As a contemporary global society, we have more visibility than ever before about what is happening on the global stage in terms of built environments, and with that comes greater access to technology and materials.
“These factors also influence people’s perceptions and expectations of different products,” Altus’ Haydon Rogers says. “For example, a decade ago - single glazing was in over 90 per cent of all new home builds here in New Zealand, now double glazing represents over 90 per cent, and in some regions like central Otago, triple glazing is becoming more popular.”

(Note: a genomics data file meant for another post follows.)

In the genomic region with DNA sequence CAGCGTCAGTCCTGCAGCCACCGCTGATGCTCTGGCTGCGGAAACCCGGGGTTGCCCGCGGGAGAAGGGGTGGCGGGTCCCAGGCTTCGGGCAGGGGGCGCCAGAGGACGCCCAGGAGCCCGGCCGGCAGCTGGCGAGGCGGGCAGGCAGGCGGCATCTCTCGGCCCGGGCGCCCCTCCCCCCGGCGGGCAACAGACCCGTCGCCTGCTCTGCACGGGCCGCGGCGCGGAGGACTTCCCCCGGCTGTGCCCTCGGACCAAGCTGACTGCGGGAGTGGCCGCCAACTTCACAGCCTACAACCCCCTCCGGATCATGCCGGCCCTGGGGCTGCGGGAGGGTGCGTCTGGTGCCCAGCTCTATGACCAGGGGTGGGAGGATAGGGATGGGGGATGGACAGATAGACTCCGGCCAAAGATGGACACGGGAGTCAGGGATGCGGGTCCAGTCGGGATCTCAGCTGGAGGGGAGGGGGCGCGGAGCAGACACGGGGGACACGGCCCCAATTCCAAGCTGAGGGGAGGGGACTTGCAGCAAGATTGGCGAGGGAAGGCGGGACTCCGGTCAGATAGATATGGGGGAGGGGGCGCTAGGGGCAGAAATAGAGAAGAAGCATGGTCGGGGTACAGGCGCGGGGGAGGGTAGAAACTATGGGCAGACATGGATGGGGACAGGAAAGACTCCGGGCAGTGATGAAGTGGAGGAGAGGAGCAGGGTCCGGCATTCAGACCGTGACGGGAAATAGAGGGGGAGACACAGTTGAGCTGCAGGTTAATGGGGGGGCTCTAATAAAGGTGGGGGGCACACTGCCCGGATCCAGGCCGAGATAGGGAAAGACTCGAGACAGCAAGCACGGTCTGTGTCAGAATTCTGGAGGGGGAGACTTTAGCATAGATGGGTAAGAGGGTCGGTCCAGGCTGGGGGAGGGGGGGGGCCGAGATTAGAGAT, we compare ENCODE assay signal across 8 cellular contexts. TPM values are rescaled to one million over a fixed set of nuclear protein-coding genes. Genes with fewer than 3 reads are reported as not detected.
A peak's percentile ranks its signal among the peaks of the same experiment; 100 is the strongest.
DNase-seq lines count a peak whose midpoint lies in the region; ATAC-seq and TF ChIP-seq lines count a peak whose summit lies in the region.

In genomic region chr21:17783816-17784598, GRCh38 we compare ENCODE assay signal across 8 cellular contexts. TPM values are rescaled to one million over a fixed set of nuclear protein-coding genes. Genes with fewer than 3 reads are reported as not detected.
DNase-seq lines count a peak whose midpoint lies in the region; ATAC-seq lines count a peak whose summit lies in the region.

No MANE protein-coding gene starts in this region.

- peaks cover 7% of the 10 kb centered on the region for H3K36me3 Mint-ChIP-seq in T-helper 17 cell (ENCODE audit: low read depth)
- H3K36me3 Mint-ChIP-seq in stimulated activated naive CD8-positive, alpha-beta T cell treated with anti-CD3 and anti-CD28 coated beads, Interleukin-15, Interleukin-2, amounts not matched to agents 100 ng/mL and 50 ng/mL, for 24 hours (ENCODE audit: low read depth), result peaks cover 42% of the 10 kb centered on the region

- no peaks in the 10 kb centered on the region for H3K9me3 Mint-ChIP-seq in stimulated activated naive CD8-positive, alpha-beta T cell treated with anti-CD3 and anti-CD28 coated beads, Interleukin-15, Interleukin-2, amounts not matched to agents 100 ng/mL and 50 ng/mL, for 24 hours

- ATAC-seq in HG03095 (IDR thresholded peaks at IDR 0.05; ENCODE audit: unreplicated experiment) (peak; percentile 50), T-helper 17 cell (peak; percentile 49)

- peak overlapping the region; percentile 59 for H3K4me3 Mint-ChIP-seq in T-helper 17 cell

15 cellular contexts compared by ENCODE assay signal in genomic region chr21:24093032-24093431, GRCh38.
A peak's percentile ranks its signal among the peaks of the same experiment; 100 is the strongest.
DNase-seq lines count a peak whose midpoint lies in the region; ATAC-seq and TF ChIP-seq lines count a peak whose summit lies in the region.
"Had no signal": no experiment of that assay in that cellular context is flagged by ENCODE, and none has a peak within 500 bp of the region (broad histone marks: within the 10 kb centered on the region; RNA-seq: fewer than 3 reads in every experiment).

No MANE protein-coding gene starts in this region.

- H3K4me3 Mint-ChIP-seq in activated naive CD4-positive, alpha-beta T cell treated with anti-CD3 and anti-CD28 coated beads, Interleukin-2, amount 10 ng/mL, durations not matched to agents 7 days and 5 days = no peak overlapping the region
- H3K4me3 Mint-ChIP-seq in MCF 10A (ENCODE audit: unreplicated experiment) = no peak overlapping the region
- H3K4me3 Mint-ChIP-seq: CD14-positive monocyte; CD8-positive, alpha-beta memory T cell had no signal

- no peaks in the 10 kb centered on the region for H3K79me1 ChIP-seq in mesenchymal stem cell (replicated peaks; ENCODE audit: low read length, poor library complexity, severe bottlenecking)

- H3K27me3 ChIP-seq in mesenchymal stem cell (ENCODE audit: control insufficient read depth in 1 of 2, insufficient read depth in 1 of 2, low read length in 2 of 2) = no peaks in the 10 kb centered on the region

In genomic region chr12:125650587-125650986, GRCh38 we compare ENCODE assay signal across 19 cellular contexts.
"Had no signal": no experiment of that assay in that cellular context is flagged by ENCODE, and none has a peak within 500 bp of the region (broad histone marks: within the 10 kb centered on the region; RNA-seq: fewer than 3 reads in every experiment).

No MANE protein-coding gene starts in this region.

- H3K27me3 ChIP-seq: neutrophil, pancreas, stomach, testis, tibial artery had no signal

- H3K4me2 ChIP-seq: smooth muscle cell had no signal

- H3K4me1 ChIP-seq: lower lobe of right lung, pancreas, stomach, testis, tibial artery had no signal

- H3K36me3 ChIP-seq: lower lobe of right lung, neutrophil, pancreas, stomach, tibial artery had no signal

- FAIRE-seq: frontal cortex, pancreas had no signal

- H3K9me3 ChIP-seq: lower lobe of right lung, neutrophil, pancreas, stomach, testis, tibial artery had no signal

“As we become more thermally conscious, the appeal of thermally efficient joinery is starting to influence decision making, particularly in colder regions where thermally broken aluminium joinery with the best glazing; featuring argon filled and low-emissivity glass has found a niche. A niche that with time, and as consumer awareness and expectations grow will continue to expand to the point where it potentially becomes the new norm.”
It was this global visibility, Haydon says, that formed part of the government’s drive for healthier homes that saw changes to the Building Code in terms of thermal performance requirements, insulation grants and the H1 Clause, which meant almost by default, double glazing became the new standard.